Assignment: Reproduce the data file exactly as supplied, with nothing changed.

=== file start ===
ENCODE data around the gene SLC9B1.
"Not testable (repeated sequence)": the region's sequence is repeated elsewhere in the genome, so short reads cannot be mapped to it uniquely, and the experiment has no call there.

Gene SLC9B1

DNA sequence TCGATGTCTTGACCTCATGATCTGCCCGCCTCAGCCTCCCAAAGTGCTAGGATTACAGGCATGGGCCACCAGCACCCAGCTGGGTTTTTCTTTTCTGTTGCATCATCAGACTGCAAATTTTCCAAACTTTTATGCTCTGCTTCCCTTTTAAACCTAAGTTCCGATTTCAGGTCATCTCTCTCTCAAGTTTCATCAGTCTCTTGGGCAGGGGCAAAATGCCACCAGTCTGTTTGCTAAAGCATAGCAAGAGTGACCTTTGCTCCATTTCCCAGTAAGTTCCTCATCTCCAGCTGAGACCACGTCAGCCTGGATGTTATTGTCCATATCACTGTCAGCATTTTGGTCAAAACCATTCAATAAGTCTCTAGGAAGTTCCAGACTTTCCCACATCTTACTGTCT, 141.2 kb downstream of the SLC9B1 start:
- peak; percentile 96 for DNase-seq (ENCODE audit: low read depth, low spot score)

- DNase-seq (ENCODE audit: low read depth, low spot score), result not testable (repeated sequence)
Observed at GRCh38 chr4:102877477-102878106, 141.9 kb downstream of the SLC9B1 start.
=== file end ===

ENCODE data around the gene SLC9B1.
"Not testable (repeated sequence)": the region's sequence is repeated elsewhere in the genome, so short reads cannot be mapped to it uniquely, and the experiment has no call there.

Gene SLC9B1

DNA sequence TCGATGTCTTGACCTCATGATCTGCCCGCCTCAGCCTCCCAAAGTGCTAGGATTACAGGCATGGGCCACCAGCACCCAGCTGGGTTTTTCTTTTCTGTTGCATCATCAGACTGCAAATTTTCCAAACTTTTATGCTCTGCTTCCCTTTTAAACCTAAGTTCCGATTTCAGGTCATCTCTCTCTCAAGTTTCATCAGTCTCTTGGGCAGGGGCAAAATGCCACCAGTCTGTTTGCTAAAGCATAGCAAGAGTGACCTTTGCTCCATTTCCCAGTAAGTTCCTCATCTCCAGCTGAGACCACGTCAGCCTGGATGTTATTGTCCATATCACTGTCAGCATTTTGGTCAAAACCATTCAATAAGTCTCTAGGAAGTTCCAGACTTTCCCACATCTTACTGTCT, 141.2 kb downstream of the SLC9B1 start:
- peak; percentile 96 for DNase-seq (ENCODE audit: low read depth, low spot score)

- DNase-seq (ENCODE audit: low read depth, low spot score), result not testable (repeated sequence)
Observed at GRCh38 chr4:102877477-102878106, 141.9 kb downstream of the SLC9B1 start.